Route 66 holidays, and specifically package holidays are quite popular for driving the road. If you’re looking to drive Route 66 from the UK you’re likely wondering if this is the best way to drive the Mother Road or whether there are cheaper or better ways.
We drove Route 66 from the UK so I know some of the questions you likely have in your mind when planning such a big trip. This is especially so if you’ve never been to the USA before like we had.
First let’s look at your options for booking your holiday on Route 66 from the UK. Then I’ll try and answer some specific questions you might have when driving the road from the UK.
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A note from the writer: Hey! I’m Kirsty and I’m a Route 66 enthusiast – I first became obsessed almost 20 years ago and then first visited in 2014. I’ve recently just come back from my last trip too! Comment below if you have any questions about your road trip and I’ll get back to you ASAP – or join me in my free FB group here.
The best way to book your Route 66 Holidays
There are really 4 different options for you when booking a Route 66 holiday from the UK and each one will appeal to different people.
- A completely independent self drive holiday, researched, designed and booked by yourself
- A Fly Drive holiday booked through a travel agent
- An itinerary planned for you by a more independent travel agent
- An escorted tour
You also have another option of perhaps adding on a Route 66 side trip from somewhere like Las Vegas if you didn’t want to drive the whole road.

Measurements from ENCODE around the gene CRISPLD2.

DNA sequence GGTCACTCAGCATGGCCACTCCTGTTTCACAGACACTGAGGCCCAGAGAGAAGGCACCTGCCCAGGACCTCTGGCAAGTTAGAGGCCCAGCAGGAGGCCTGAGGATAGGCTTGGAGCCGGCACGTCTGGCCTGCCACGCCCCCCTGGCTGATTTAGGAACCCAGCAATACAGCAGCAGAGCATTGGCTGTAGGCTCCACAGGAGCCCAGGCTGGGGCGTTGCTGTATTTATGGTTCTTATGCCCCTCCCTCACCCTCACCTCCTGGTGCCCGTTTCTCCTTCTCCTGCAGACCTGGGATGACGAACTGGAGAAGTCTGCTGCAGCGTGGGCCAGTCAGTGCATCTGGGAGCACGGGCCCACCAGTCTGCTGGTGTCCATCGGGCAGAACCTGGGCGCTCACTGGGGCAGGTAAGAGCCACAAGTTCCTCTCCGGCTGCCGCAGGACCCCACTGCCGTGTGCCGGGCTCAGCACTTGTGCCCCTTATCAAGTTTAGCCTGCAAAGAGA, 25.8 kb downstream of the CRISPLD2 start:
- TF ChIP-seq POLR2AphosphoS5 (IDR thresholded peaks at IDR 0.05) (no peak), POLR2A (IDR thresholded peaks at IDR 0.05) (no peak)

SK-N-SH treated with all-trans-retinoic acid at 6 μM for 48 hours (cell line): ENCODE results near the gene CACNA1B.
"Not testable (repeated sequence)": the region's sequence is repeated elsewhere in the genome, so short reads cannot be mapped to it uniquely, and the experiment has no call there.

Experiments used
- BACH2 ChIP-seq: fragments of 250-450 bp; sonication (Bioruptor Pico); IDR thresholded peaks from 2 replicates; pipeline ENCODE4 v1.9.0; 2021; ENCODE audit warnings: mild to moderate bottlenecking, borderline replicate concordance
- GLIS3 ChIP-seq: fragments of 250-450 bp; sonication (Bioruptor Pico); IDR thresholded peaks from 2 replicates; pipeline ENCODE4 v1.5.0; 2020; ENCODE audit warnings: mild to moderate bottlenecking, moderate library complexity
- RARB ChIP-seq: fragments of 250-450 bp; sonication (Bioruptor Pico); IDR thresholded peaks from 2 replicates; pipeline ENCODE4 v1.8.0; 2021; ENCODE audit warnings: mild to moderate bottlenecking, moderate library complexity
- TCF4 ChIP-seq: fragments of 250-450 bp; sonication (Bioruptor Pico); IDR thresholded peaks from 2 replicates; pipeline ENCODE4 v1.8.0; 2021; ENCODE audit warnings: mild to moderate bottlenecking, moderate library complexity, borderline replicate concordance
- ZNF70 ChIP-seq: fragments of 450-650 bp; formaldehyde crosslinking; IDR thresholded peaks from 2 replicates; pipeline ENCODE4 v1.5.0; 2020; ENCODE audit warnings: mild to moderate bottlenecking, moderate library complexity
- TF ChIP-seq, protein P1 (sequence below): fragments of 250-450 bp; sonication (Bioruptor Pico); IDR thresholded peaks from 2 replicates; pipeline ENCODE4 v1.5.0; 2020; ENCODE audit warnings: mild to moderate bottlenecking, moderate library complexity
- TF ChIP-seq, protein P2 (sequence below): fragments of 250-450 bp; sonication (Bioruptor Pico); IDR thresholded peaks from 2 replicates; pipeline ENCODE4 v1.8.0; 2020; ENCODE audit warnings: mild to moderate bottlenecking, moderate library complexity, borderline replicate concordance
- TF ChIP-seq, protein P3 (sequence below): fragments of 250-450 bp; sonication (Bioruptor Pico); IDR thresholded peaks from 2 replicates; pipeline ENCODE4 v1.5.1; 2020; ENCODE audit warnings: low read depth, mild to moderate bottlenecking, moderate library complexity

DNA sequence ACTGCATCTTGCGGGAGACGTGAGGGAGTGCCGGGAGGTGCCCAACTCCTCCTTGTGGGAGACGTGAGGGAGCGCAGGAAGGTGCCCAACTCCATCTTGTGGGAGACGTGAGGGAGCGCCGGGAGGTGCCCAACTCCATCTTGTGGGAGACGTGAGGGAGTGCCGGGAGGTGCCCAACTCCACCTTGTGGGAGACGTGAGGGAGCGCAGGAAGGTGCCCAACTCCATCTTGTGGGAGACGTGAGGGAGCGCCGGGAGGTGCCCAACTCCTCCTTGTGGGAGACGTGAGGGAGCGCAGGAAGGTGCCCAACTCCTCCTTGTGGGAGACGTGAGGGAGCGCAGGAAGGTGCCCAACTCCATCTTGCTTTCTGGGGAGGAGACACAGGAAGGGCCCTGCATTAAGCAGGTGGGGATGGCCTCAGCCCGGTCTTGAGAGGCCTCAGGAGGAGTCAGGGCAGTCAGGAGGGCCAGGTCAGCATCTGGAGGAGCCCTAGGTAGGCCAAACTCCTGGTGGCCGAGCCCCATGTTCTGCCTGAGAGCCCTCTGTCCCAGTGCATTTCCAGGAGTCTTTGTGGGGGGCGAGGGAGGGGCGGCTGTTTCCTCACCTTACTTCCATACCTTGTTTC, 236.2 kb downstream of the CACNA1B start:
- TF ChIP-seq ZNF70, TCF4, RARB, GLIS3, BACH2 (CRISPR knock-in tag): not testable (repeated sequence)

So what’s the pros and cons to each one? Which should you do?
Book your Route 66 holiday independently
I’m going to lead with this option because it’s what we did when we travelled the road and it has a lot of pros to it.
The main benefit for this one is that your tourist dollars can go directly to the businesses that support the revival of the road. Once you set your mindset to explore all the small towns, eat and stay there, then you are really making a difference.
Booking independently means that you’ll be completely free to tailor the trip how you want it to be, you can go as fast or as slow as you like and even start from wherever you like as well. If you have other parts of the US that you want to see you could fit those in as well. Your car rental choice is much more flexible too – you can go fancy with a Mustang or stick to a budget option.
When you book through travel agents often they have deals through certain hotel chains so you end up being funnelled through those. Not all are bad but you won’t have a choice of those quirky mom and pop motels that makes Route 66 what it is.
You’re more open to the trip unfolding this way. If you see somewhere that you like you can linger and explore more and if you don’t enjoy one place you can move on.